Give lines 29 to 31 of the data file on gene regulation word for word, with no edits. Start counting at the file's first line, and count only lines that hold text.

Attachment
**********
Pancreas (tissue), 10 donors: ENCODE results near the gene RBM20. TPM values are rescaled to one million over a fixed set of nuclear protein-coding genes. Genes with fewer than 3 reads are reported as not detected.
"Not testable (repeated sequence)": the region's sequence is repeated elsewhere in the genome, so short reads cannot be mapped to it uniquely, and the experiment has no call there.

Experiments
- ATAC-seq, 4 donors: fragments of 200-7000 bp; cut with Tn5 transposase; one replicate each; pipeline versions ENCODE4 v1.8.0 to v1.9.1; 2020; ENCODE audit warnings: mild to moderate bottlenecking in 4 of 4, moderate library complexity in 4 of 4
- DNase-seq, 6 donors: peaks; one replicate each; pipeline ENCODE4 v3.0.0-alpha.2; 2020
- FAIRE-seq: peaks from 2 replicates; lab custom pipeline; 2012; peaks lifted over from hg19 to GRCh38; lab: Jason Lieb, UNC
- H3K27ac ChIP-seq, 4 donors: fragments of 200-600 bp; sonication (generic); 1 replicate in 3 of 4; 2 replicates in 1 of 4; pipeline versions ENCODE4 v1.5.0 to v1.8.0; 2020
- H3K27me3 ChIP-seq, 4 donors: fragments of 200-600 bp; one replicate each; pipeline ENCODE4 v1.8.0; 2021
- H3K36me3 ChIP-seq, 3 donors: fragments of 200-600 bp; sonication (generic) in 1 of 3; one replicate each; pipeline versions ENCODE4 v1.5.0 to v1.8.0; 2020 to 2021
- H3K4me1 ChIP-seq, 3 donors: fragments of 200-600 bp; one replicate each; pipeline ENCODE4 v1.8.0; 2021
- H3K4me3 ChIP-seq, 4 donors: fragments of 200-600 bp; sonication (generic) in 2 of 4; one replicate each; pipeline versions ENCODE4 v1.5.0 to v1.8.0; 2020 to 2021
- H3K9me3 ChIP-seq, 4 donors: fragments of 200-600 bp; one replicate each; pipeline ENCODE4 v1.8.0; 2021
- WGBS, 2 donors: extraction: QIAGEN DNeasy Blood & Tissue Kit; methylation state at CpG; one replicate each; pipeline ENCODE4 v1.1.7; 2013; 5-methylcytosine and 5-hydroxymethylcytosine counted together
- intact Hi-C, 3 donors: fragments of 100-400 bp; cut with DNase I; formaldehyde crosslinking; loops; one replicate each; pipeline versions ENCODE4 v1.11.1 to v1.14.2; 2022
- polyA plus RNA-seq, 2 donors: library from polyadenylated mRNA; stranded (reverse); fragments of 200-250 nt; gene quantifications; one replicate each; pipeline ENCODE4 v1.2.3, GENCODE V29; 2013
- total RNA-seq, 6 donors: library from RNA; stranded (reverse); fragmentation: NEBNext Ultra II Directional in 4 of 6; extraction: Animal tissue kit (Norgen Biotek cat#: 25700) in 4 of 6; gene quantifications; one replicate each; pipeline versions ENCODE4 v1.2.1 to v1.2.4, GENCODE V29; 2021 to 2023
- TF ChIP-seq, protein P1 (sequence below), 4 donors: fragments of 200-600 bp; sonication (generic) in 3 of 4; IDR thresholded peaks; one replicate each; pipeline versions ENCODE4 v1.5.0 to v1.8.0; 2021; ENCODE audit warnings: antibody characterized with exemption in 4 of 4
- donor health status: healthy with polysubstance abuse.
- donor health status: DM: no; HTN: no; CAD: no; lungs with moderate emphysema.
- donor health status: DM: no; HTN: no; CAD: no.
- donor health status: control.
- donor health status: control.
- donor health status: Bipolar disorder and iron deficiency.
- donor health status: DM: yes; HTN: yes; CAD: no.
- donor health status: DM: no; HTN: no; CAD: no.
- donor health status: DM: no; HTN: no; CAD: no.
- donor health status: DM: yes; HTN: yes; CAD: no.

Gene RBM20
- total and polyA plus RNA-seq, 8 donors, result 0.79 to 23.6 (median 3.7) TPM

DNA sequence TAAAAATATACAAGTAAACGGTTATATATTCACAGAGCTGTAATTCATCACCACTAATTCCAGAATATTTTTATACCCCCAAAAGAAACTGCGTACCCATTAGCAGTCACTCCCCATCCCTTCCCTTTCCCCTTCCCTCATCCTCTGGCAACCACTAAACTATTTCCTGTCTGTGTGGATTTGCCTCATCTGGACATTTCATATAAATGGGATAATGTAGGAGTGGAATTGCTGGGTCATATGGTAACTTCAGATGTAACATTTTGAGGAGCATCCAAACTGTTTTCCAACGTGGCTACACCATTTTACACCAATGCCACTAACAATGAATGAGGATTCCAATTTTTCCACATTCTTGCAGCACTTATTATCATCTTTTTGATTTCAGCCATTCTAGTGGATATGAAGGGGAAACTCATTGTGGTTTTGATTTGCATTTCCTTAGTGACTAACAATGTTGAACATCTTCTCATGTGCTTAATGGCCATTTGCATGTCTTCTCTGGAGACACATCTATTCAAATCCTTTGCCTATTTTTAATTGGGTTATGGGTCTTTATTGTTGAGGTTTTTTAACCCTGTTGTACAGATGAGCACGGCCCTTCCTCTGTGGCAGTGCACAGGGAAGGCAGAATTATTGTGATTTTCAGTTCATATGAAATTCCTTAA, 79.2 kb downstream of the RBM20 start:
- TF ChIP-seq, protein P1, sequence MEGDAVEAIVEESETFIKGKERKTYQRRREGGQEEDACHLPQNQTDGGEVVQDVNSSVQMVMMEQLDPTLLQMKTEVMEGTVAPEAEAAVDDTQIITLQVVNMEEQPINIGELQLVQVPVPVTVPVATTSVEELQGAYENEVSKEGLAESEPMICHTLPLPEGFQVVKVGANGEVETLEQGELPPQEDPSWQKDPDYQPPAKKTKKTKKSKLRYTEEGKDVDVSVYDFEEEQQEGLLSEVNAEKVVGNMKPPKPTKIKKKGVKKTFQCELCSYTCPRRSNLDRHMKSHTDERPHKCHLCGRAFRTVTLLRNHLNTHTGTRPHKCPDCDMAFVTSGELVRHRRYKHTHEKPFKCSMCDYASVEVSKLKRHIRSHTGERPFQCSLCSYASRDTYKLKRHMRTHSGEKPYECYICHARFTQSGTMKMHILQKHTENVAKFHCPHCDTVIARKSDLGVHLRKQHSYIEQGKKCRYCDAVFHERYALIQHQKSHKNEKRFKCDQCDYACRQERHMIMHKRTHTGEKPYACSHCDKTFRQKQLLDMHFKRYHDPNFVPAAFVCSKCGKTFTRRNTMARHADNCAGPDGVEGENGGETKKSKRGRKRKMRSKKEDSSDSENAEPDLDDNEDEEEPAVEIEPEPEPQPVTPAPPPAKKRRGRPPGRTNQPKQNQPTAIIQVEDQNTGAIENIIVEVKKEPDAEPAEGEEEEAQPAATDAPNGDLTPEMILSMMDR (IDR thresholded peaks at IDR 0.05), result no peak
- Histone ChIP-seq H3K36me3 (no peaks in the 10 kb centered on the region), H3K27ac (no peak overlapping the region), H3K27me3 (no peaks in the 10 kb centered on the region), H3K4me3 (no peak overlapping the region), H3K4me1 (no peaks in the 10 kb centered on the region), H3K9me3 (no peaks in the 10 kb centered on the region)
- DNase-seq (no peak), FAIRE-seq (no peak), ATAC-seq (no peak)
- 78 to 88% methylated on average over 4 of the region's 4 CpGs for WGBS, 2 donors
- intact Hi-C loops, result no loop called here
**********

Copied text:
- total and polyA plus RNA-seq, 8 donors, result 0.79 to 23.6 (median 3.7) TPM

DNA sequence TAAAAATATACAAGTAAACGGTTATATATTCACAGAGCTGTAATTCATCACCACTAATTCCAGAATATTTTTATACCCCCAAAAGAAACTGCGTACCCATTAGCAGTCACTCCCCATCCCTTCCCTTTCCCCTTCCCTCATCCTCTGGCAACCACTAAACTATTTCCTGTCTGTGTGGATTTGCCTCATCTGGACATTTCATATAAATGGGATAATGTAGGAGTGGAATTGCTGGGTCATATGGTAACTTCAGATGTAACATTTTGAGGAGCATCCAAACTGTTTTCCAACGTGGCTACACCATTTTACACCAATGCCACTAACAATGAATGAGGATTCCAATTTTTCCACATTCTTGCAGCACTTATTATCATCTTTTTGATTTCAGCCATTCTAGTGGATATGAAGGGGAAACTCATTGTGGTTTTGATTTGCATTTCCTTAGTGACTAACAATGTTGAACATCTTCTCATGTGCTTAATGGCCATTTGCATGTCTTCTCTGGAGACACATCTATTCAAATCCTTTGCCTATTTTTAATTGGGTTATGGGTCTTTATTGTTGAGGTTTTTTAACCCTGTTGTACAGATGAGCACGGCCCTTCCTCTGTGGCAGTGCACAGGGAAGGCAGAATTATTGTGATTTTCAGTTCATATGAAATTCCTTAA, 79.2 kb downstream of the RBM20 start:
- TF ChIP-seq, protein P1, sequence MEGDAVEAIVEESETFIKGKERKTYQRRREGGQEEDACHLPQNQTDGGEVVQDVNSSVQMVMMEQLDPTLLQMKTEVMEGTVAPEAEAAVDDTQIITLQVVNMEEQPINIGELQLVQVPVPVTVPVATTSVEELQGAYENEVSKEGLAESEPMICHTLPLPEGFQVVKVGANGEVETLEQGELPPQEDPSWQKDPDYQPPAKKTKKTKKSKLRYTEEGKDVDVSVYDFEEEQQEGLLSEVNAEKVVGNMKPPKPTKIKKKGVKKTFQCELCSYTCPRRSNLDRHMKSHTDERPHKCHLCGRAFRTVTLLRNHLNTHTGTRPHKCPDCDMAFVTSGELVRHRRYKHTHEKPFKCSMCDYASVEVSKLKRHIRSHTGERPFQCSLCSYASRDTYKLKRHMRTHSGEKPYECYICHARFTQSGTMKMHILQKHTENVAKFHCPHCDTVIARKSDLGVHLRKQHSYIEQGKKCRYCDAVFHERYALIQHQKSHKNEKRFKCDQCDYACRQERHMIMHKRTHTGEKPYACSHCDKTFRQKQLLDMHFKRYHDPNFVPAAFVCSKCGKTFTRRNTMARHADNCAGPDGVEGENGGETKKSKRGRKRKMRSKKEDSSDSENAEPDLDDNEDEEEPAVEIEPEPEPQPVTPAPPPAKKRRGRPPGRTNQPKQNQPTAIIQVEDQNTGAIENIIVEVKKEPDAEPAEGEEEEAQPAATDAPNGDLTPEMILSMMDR (IDR thresholded peaks at IDR 0.05), result no peak